The development of infrastructure and applications of ICT is in various degrees regarded by the local and regional administrations as a tool for economic development and for deepened democratization. Local and regional administrations and firms cooperate in organizations and networks in order to stimulate trade, attract investments, support cultural and social exchange, and in that way strengthening the links between local settlements that are interested in participation in the interregional cooperation. The purpose of the establishment of new links and coordinated actions is to increase the economic, cultural and social integration of the Baltic Sea region, i.e., regionalization. As a support for economic, cultural, environmental and social cooperation projects, several telematics projects based on Internet and Web technology have been created by coalitions of cooperation partners within the scope of the entire Baltic Sea region. Three of them are:
All three of these telematics projects are based on the concepts of networking and self-building. They were recently established (during 1997-98) and it is therefore too early to say to what extent these three telematics projects are contributing to the regionalization of the Baltic Sea region more than underpinning and possibly strengthening already existing cooperation networks. Still there are reasons to make the assumption that new contacts also are being made thanks to these Internet services. Meanwhile, we will look at the two subregions as case studies.
The local and regional actors in Blekinge strongly support the development of ICTs as well as the spread and the deployed usage of Internet services among firms, households and schools. About 60 telematics projects have been initiated by different coalitions of local and regional actors, where some have national and/or international participation. All of them are still operational, either operated by the initiators or being taken over by the users (Landén 1997, Rylander 1998). Funds have been available both from the central government and the European Union since the main part of the region is entitled to financial support from the structural funds. The purpose of the ongoing information society initiatives is (within the framework of the EU's Regional Information Society Initiative Program) to develop Blekinge into one of 22 models for other regions in Europe. The objective with the telematics projects in each pilot region is to demonstrate how knowledge about network services and their usage in society can contribute to regional development. The large variation among represented activities makes a full scale project possible. The actions consist of development and applications in a wide span of activities, represented in six subprograms: R&D and Regional Development, Infrastructure, Rural Development, SMEs, Health, Community. The Community subprogram deals with four areas: school, culture, library, democracy and community service. The libraries function as nodes in the local infrastructure for information diffusion, administrating thoroughly developed information services to citizens, enterprises and education. A network has been created that gives enterprises the possibility of easily communicating with each other, finding useable information, connecting to new customers and/or suppliers thus enabling them to do business on the network. All telematics projects (except a few early projects) are based on Internet and Web technology. Telecommunications and Internet services are in international comparance well-developed in Blekinge and basic know-how, and experiences from the results of the local information society initiative that started in Ronneby Municipality in 1993 are available for implementation and demonstration (Rylander 1997). There were 77 Internet service providers in Sweden by the end of 1997, 15 of them were offering services in Blekinge. That means that there were 10,000 people on each ISP with services available. This implies a rather stark competition. Approximately 15 percent of the population in Sweden use Internet services regularly (Österman & Timander 1997).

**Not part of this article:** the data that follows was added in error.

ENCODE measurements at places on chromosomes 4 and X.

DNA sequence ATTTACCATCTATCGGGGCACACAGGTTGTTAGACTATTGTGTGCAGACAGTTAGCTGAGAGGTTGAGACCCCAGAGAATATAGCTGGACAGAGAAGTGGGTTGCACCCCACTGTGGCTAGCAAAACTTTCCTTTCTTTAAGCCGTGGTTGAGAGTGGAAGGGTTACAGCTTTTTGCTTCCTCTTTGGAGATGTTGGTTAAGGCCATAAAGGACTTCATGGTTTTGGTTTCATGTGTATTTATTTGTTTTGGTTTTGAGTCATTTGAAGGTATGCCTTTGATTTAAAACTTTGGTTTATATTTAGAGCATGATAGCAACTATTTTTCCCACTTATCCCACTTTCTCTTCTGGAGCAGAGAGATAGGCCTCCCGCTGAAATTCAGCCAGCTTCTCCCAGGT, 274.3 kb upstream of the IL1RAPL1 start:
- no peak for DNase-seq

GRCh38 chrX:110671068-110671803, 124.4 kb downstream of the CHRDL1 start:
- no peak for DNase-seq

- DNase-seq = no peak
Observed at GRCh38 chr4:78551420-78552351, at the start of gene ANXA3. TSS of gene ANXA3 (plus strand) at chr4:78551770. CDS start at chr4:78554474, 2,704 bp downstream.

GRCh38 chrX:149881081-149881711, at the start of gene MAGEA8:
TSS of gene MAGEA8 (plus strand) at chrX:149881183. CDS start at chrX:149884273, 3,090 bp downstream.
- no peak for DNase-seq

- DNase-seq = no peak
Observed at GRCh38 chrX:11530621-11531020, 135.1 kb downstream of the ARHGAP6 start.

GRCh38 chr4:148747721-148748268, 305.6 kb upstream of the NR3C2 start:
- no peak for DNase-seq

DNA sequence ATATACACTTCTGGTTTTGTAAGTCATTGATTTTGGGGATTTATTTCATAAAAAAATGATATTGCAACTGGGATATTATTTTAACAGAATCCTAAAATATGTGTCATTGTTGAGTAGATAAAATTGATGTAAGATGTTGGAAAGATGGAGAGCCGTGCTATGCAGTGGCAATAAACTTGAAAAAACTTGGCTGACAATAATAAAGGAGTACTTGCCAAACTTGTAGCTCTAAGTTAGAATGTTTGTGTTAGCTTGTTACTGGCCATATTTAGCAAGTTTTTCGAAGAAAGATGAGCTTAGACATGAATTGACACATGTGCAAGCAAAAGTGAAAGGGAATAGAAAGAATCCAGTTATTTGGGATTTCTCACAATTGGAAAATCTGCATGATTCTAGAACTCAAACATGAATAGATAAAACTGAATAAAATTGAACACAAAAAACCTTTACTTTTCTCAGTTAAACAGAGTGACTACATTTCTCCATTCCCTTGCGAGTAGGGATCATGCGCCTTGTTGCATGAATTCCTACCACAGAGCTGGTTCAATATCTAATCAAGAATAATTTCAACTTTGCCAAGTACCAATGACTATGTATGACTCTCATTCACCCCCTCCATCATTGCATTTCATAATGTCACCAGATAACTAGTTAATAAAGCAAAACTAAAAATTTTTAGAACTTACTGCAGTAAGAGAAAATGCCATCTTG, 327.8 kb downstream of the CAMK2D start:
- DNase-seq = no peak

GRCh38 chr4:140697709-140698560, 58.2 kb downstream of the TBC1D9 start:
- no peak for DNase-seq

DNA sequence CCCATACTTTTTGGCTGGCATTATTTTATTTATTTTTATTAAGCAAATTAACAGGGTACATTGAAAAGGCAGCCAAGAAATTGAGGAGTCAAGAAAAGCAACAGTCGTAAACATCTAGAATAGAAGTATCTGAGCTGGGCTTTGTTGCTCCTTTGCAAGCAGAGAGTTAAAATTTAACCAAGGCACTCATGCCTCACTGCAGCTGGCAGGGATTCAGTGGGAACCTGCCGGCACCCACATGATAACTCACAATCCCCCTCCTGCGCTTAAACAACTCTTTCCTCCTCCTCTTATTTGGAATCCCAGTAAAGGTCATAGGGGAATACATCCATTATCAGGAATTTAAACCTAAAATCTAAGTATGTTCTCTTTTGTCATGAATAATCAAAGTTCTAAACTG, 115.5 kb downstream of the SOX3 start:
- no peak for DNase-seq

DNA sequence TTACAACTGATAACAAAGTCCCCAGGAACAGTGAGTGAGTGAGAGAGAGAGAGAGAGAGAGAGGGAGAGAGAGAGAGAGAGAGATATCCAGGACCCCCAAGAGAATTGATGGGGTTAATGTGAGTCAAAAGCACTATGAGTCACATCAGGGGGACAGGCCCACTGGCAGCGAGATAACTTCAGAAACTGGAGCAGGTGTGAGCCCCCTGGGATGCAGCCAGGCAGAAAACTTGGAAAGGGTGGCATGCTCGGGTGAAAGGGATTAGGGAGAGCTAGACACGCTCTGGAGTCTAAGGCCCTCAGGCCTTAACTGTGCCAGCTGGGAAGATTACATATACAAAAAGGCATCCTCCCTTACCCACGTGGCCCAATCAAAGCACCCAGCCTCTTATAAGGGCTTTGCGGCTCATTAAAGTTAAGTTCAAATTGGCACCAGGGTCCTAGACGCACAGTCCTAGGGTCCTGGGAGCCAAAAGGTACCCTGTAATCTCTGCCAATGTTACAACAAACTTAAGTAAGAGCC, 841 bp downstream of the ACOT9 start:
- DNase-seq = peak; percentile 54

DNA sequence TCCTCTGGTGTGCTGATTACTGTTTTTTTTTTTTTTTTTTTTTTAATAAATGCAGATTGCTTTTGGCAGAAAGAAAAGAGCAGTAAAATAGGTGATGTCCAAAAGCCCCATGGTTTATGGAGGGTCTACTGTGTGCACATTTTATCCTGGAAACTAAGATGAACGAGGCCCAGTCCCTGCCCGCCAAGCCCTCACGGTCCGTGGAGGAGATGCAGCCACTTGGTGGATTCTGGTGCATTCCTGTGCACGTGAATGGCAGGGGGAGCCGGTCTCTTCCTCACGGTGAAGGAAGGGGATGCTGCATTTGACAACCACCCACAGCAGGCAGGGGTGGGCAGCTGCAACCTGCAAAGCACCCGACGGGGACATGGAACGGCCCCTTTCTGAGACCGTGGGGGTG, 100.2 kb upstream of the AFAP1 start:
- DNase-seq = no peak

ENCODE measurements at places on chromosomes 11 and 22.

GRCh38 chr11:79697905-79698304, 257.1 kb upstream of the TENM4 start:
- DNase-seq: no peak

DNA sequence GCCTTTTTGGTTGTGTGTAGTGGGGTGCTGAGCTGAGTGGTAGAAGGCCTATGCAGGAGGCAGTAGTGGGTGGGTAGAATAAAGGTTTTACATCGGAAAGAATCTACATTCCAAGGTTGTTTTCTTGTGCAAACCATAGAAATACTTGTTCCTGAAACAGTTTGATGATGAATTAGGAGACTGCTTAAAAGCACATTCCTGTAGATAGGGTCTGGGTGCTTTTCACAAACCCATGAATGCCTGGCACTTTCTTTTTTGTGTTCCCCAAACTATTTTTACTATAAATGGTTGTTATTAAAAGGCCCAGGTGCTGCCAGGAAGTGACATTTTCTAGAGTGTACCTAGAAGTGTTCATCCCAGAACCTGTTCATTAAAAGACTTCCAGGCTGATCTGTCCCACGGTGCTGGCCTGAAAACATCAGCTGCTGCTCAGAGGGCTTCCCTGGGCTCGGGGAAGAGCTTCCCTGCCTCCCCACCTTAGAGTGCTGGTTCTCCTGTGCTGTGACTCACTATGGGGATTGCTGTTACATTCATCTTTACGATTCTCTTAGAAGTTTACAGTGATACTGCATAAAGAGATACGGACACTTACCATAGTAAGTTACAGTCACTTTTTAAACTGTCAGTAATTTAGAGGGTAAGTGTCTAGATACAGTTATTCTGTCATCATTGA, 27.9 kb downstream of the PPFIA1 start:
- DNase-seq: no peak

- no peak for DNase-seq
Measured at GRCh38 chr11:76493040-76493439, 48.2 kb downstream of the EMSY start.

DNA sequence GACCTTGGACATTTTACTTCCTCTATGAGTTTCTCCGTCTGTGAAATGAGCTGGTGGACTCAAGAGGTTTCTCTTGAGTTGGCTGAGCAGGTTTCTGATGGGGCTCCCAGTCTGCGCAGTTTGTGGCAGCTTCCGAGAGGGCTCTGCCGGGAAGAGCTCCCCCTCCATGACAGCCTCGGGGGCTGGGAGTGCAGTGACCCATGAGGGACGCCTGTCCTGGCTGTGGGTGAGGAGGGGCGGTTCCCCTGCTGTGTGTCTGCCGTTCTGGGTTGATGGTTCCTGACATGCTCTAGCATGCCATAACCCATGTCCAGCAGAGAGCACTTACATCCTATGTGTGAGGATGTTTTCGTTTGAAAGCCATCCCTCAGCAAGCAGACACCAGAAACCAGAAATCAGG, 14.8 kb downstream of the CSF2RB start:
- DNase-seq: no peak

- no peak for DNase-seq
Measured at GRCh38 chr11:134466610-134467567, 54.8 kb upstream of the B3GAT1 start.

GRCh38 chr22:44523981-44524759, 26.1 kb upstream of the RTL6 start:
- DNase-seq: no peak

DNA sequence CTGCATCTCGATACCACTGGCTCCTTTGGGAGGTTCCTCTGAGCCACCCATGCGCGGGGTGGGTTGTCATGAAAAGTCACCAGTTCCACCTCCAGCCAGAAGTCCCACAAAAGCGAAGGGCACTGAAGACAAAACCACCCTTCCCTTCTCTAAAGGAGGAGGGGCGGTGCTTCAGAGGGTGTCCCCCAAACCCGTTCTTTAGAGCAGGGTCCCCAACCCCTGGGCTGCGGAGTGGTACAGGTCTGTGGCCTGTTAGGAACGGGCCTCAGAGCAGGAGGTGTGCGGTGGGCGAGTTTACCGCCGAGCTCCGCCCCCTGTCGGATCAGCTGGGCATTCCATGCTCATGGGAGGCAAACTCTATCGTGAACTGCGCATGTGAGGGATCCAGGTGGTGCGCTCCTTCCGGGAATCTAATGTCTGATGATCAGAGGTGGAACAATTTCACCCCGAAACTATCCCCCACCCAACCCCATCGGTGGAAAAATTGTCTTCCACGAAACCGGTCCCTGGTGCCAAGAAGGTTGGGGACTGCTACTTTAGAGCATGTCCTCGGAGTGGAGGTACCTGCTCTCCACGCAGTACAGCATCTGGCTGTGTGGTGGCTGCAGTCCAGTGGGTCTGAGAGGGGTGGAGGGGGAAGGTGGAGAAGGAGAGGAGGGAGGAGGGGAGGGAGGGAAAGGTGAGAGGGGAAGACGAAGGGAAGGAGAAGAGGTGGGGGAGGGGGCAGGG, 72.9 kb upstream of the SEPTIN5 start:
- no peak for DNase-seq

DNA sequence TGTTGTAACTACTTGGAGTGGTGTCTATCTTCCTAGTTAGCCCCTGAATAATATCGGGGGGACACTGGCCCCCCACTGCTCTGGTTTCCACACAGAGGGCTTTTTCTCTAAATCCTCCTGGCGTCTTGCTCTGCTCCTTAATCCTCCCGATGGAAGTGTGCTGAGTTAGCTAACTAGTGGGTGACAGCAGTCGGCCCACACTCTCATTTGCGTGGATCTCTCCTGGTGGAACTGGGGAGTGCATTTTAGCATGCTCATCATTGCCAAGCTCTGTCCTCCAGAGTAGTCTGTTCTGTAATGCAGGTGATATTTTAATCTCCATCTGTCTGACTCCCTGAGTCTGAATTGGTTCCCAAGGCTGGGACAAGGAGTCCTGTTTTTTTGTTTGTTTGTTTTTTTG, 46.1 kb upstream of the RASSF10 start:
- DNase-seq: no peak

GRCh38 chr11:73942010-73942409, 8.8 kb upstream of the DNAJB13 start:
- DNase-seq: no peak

The situation in Blekinge is advanced and the series of translations between infrastructure investments and regional development have reached actual adoption and effective usage. Even though inward investments by Swedish and transnational corporations have been made, they have mainly been directed into the two company cooperation networks Soft Center and Telecom City. It is not clear if Blekinge has achieved a competitive advantage because the economy is stagnant in all fields except software technology and telecommunication.
In the following text one of the very first and one of the newest telematics projects in the region are briefly introduced.